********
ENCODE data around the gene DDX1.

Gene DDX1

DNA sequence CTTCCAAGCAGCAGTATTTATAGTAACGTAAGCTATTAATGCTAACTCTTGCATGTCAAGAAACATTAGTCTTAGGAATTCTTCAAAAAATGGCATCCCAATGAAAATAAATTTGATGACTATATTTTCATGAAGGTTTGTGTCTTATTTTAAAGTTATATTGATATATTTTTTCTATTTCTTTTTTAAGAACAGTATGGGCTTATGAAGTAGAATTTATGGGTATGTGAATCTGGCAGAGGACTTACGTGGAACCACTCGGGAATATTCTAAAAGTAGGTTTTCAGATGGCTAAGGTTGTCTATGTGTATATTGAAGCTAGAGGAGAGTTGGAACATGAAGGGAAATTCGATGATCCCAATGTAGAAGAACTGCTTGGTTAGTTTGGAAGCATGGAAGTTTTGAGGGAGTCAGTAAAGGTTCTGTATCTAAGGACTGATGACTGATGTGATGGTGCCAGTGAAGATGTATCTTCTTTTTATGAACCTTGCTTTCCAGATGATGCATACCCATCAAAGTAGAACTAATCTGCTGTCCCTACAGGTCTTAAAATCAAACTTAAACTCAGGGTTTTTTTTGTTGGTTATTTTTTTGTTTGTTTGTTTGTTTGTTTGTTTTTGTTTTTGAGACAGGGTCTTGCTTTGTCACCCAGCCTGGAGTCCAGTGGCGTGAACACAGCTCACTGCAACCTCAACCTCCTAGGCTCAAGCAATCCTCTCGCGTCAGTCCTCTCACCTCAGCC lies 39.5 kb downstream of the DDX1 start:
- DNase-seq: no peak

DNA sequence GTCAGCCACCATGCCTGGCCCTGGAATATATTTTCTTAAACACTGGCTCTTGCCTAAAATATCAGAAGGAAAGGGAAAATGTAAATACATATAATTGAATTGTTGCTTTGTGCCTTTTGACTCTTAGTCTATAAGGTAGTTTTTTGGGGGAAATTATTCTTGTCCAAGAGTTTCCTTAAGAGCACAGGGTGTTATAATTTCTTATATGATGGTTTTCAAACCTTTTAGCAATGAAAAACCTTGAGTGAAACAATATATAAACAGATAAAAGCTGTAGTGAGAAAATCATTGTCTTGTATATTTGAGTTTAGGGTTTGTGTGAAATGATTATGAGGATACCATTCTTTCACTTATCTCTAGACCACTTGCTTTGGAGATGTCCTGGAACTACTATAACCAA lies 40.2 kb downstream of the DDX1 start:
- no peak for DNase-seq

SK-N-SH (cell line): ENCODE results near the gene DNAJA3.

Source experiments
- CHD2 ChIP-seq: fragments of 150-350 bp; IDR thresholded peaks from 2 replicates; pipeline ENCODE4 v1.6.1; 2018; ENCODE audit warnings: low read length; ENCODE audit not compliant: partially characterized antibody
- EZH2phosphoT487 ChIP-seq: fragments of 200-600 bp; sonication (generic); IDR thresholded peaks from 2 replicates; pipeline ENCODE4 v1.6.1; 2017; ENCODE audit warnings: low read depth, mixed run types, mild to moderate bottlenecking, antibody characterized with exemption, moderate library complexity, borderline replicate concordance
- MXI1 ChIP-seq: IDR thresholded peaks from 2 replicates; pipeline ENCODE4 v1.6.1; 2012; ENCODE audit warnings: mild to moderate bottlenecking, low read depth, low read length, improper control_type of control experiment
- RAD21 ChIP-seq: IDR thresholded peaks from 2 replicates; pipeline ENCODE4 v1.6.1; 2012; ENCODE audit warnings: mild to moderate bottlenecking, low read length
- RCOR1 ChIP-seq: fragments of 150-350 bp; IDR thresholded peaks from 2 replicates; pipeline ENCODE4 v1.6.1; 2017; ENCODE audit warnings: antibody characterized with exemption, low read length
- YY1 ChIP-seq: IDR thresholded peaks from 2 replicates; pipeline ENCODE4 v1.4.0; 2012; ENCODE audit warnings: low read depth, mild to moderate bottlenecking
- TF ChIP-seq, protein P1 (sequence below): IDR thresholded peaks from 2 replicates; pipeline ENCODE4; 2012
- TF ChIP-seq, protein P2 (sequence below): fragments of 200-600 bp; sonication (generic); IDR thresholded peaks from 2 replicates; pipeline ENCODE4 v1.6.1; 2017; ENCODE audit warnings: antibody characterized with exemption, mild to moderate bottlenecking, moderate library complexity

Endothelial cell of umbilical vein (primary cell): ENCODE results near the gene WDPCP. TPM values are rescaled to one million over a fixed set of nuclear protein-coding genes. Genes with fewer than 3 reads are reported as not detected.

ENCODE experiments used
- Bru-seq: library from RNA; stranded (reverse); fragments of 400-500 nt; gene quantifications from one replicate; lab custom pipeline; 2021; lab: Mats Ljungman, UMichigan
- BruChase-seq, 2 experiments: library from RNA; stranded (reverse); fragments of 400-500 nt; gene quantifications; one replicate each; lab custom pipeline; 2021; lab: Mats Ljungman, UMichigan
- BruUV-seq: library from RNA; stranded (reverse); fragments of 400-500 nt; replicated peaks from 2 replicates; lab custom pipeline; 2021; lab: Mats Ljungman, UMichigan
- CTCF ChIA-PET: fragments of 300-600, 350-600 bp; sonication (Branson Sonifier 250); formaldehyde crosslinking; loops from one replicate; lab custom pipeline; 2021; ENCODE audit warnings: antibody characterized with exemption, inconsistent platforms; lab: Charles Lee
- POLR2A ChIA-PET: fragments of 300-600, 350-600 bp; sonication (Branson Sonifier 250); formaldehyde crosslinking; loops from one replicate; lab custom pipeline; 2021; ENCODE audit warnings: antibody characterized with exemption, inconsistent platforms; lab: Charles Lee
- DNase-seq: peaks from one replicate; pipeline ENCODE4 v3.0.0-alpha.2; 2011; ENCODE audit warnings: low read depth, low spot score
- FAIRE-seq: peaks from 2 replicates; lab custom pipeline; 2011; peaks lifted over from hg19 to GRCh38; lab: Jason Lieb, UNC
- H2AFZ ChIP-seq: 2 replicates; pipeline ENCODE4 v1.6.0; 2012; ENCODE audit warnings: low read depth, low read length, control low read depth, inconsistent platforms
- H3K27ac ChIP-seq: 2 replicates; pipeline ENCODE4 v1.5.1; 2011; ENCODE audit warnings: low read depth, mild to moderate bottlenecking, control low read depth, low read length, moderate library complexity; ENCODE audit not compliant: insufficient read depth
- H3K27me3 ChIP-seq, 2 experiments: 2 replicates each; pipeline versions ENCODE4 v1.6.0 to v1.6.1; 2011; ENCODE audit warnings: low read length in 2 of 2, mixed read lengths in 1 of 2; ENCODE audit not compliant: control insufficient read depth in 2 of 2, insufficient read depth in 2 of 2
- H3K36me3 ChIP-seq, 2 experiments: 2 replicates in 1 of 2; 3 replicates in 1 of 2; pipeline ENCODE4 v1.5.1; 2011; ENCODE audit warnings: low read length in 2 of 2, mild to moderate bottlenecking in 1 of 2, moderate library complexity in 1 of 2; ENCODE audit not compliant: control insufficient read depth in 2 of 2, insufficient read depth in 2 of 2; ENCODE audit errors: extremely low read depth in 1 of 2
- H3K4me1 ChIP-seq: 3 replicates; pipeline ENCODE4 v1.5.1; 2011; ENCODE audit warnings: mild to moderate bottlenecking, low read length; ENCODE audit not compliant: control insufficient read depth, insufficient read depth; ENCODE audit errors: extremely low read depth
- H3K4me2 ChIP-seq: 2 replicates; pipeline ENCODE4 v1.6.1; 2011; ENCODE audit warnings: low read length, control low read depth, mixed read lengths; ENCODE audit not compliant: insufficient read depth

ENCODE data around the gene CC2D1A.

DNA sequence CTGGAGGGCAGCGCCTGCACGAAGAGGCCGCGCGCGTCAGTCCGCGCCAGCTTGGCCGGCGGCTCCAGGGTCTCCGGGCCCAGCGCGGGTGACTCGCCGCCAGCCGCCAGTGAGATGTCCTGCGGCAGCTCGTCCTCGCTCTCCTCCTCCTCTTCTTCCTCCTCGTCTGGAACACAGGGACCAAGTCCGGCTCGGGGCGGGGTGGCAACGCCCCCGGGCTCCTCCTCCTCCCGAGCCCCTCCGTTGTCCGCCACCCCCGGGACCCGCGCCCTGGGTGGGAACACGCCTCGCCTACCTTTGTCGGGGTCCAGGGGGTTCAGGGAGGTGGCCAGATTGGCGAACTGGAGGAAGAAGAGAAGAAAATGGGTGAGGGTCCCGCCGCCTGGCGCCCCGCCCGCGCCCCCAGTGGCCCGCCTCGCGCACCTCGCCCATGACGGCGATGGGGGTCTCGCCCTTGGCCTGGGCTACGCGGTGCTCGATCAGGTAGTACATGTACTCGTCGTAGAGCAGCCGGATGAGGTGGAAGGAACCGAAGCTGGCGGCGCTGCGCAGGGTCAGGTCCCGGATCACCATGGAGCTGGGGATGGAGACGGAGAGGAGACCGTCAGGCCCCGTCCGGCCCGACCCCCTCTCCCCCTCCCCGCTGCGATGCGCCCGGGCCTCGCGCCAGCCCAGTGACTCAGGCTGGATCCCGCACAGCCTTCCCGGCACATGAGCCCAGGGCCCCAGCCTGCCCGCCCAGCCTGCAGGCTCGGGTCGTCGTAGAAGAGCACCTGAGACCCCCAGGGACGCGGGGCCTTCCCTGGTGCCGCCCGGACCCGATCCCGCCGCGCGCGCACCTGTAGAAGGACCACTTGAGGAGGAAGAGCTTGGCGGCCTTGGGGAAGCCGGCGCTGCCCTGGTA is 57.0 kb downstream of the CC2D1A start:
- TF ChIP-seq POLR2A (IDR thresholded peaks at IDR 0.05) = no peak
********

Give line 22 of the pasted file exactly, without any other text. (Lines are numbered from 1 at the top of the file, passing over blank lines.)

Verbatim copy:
- CTCF ChIA-PET: fragments of 300-600, 350-600 bp; sonication (Branson Sonifier 250); formaldehyde crosslinking; loops from one replicate; lab custom pipeline; 2021; ENCODE audit warnings: antibody characterized with exemption, inconsistent platforms; lab: Charles Lee